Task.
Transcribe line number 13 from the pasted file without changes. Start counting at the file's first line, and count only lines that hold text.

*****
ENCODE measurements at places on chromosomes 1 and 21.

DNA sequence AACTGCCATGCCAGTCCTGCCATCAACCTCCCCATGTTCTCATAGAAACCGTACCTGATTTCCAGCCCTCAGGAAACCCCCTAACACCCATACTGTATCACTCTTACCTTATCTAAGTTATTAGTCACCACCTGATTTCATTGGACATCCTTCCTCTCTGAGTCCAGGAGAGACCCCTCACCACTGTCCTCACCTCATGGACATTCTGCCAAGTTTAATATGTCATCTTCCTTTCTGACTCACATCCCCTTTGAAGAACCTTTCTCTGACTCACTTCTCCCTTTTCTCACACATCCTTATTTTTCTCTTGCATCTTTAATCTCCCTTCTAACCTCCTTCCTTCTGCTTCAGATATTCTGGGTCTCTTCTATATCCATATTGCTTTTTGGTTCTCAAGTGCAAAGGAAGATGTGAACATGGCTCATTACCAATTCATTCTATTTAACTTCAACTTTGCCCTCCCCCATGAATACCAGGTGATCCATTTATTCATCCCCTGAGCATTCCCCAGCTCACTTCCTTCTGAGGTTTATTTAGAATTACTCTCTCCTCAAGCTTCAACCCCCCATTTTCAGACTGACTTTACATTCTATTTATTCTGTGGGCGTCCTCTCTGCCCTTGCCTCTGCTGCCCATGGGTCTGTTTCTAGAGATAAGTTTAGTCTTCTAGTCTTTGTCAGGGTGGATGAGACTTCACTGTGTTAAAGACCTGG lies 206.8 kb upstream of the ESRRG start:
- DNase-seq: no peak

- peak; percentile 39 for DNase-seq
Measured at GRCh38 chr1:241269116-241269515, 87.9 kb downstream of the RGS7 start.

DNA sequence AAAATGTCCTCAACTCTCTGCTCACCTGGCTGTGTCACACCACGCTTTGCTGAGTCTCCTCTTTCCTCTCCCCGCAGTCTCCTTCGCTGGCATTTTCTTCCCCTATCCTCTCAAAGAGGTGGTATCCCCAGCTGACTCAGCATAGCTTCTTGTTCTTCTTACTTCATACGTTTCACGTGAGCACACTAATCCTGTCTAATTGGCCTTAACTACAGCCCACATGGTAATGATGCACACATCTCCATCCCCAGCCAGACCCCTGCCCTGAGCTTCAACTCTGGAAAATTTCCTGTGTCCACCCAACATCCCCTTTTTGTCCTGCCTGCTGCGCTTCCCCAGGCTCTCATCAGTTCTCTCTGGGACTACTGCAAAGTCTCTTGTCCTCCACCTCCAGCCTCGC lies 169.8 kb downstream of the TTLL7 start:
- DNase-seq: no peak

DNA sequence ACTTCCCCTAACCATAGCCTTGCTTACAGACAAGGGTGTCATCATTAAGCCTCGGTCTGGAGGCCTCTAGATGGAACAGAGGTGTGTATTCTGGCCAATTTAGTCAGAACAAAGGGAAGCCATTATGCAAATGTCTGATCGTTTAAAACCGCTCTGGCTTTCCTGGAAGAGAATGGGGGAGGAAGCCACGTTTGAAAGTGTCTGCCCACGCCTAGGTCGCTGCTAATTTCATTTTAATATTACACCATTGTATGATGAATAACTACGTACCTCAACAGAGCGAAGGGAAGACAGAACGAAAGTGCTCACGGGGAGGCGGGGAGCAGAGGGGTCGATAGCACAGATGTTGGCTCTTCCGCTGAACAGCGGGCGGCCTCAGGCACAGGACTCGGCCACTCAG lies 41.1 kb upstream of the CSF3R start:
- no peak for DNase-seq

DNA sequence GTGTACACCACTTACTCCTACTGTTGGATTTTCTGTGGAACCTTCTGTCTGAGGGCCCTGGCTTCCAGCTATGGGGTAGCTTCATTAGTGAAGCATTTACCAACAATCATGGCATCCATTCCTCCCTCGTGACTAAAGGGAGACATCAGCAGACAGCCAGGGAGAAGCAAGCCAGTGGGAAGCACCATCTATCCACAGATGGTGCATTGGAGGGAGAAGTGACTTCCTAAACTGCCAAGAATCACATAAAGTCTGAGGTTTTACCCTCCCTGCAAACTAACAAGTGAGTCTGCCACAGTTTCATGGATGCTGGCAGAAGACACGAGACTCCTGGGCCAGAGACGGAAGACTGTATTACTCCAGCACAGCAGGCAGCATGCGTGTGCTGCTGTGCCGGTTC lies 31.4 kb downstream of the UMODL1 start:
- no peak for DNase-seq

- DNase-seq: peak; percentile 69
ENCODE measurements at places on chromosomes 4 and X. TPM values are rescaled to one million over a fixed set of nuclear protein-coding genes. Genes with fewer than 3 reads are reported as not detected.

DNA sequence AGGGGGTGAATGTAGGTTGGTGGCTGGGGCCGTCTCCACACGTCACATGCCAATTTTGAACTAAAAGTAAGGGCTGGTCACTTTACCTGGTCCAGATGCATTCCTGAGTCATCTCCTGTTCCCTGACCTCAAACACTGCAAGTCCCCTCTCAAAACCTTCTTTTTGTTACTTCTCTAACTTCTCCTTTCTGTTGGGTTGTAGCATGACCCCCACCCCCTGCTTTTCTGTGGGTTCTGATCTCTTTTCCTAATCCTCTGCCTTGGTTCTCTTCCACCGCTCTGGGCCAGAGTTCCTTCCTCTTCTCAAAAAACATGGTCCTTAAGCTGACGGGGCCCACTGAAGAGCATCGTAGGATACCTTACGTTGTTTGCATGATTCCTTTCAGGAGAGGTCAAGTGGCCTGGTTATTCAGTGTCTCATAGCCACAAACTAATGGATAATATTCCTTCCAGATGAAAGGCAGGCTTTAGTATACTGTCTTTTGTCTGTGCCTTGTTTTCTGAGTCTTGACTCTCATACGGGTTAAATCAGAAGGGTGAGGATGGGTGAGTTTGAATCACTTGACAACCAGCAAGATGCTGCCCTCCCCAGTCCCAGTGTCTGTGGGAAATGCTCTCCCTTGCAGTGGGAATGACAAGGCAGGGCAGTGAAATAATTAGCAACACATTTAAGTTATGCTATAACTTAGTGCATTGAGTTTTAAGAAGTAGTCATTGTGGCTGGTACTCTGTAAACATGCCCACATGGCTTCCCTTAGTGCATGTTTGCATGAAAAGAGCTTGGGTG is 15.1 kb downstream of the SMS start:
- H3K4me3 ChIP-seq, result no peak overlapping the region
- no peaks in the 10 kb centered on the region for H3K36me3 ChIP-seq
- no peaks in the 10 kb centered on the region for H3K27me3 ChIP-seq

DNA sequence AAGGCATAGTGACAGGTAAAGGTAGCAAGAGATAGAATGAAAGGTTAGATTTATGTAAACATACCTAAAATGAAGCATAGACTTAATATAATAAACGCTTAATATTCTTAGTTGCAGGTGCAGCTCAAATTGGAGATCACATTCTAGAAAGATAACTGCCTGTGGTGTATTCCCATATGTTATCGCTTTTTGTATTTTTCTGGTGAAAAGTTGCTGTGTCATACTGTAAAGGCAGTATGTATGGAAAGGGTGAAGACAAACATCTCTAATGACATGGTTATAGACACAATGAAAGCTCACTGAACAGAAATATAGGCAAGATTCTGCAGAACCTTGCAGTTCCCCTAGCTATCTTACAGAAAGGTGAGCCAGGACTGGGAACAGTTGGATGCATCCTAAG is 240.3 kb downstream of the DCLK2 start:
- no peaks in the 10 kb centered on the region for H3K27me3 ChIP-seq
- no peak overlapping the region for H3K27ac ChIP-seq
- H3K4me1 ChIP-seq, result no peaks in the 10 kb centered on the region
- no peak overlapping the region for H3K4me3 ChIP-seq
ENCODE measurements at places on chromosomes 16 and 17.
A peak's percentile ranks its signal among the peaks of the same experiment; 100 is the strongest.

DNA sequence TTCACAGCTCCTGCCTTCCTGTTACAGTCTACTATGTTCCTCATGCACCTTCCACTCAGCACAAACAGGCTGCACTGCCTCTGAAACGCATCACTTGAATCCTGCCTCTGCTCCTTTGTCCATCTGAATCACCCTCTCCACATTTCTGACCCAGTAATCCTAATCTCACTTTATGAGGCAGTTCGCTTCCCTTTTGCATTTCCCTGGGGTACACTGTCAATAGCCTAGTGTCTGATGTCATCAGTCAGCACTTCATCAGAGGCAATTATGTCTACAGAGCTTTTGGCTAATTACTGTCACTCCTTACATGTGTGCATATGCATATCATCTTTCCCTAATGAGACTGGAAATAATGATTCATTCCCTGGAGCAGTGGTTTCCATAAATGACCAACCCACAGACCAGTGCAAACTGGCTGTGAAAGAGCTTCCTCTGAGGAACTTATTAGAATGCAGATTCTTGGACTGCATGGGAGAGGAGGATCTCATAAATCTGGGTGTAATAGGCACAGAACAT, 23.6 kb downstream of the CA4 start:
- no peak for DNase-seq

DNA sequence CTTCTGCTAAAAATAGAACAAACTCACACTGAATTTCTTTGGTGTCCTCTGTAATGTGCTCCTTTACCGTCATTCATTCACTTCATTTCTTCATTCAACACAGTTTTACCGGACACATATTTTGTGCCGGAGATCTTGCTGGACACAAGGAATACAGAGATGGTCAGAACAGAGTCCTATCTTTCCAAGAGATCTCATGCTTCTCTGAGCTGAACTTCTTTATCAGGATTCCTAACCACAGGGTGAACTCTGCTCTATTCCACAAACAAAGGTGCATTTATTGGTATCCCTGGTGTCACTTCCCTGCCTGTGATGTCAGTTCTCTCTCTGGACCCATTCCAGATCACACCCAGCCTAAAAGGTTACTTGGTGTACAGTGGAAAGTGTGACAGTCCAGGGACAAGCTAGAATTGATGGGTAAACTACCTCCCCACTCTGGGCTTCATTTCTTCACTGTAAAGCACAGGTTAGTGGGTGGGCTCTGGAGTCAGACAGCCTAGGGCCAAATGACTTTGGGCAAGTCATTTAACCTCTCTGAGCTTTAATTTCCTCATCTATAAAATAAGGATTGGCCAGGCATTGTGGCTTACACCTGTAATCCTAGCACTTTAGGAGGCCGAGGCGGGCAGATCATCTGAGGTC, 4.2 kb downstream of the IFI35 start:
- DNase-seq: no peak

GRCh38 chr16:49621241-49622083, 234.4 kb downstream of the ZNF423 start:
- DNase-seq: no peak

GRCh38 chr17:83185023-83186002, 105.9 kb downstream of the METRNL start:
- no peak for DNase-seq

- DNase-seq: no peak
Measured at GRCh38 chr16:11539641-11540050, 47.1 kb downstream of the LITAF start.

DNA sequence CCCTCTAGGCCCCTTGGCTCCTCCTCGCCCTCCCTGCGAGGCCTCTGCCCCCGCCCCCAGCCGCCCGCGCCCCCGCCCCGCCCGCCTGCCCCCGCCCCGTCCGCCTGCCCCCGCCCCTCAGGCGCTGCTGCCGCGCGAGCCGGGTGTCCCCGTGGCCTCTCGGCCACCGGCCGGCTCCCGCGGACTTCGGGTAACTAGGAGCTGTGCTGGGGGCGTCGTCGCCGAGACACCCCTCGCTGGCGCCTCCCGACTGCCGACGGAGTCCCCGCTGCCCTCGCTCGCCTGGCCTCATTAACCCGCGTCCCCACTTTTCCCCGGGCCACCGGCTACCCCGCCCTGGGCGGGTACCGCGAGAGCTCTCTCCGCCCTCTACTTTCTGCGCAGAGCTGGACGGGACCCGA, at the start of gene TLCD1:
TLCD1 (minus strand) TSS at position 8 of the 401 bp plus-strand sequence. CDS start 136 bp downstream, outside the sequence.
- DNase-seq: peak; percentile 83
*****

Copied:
ENCODE measurements at places on chromosomes 4 and X. TPM values are rescaled to one million over a fixed set of nuclear protein-coding genes. Genes with fewer than 3 reads are reported as not detected.